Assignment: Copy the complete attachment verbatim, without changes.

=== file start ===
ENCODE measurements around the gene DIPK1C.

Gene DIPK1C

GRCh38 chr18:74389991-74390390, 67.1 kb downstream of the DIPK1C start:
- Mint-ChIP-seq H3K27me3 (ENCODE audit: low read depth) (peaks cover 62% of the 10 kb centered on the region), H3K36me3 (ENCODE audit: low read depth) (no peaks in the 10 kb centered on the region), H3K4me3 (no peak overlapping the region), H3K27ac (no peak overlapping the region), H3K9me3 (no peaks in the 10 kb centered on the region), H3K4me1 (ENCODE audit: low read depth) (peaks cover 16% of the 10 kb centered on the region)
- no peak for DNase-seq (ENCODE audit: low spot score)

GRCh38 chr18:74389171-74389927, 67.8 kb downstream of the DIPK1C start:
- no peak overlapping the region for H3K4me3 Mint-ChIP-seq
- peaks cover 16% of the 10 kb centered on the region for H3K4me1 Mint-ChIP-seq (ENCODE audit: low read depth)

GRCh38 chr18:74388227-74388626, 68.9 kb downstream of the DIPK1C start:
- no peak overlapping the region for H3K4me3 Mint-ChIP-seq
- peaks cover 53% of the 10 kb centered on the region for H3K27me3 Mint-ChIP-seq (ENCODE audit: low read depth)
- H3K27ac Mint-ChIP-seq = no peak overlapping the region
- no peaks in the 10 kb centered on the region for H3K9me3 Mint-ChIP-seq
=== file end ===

ENCODE measurements around the gene DIPK1C.

Gene DIPK1C

GRCh38 chr18:74389991-74390390, 67.1 kb downstream of the DIPK1C start:
- Mint-ChIP-seq H3K27me3 (ENCODE audit: low read depth) (peaks cover 62% of the 10 kb centered on the region), H3K36me3 (ENCODE audit: low read depth) (no peaks in the 10 kb centered on the region), H3K4me3 (no peak overlapping the region), H3K27ac (no peak overlapping the region), H3K9me3 (no peaks in the 10 kb centered on the region), H3K4me1 (ENCODE audit: low read depth) (peaks cover 16% of the 10 kb centered on the region)
- no peak for DNase-seq (ENCODE audit: low spot score)

GRCh38 chr18:74389171-74389927, 67.8 kb downstream of the DIPK1C start:
- no peak overlapping the region for H3K4me3 Mint-ChIP-seq
- peaks cover 16% of the 10 kb centered on the region for H3K4me1 Mint-ChIP-seq (ENCODE audit: low read depth)

GRCh38 chr18:74388227-74388626, 68.9 kb downstream of the DIPK1C start:
- no peak overlapping the region for H3K4me3 Mint-ChIP-seq
- peaks cover 53% of the 10 kb centered on the region for H3K27me3 Mint-ChIP-seq (ENCODE audit: low read depth)
- H3K27ac Mint-ChIP-seq = no peak overlapping the region
- no peaks in the 10 kb centered on the region for H3K9me3 Mint-ChIP-seq